As we look ahead to the new wave of advanced nuclear technologies, it is clear there is huge potential for transforming our energy system and supporting the production of zero-carbon electricity, heat and hydrogen at scale. But we should also be thinking creatively and holistically as we develop these new clean energy technologies, and asking: how can we consider their total system potential? What more could they do? How can we use EVERYTHING they produce? Could there be multiple benefits built in?

At NNL, as the UK’s national laboratory for nuclear fission, we sit in an enviable position to act as a breeding ground for this type of thinking. It is fascinating to be working with so many partners within the nuclear sector and more widely to drive new advances through a sustainable mindset. But there is always more that can be done, more ideas to embrace and nurture, and more to be shared.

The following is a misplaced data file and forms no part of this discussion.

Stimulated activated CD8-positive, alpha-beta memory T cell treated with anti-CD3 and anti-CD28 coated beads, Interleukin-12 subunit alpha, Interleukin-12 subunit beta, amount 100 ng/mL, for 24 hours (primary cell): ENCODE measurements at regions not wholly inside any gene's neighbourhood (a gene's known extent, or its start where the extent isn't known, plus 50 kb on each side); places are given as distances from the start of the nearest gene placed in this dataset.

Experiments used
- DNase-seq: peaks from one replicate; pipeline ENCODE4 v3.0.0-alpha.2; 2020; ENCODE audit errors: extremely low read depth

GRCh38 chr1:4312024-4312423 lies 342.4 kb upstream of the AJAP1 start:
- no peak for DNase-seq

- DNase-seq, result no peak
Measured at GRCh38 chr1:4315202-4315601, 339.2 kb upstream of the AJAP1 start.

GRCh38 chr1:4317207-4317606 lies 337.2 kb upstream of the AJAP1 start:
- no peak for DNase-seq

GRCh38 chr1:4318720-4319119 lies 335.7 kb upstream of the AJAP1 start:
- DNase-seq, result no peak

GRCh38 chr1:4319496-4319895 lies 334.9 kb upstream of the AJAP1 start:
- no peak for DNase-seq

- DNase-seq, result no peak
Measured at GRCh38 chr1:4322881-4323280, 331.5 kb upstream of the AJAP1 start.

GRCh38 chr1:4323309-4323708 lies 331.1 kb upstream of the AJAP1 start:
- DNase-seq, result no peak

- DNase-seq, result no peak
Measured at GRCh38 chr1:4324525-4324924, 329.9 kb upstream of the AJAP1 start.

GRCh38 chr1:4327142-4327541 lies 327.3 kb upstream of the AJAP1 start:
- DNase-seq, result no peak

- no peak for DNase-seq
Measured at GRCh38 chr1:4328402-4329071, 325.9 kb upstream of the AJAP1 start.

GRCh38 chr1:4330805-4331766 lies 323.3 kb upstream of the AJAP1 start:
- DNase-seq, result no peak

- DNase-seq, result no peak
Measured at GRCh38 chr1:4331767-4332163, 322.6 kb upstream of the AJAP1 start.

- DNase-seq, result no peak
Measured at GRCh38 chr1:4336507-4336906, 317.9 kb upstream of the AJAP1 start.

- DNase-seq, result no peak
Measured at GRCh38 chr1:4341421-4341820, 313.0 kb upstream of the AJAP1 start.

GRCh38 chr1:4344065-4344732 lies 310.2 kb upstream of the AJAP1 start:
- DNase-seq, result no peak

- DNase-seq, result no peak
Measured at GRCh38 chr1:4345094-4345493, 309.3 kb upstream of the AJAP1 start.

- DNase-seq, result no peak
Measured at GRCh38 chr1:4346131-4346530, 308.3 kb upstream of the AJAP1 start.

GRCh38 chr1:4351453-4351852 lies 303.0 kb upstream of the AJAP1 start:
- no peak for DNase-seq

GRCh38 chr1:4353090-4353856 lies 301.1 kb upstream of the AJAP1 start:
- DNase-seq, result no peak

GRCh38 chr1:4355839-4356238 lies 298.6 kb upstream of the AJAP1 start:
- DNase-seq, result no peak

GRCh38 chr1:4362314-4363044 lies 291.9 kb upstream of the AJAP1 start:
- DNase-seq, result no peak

With COP26 providing a global focal point for sustainability in November, we will be continuing to support this agenda – here and with our international partners – to ensure we remain at the cutting-edge of these scientific innovations. And hopefully starting conversations that will lead to even bigger and better breakthroughs in the future.

My one wish? Can we ban the word waste please?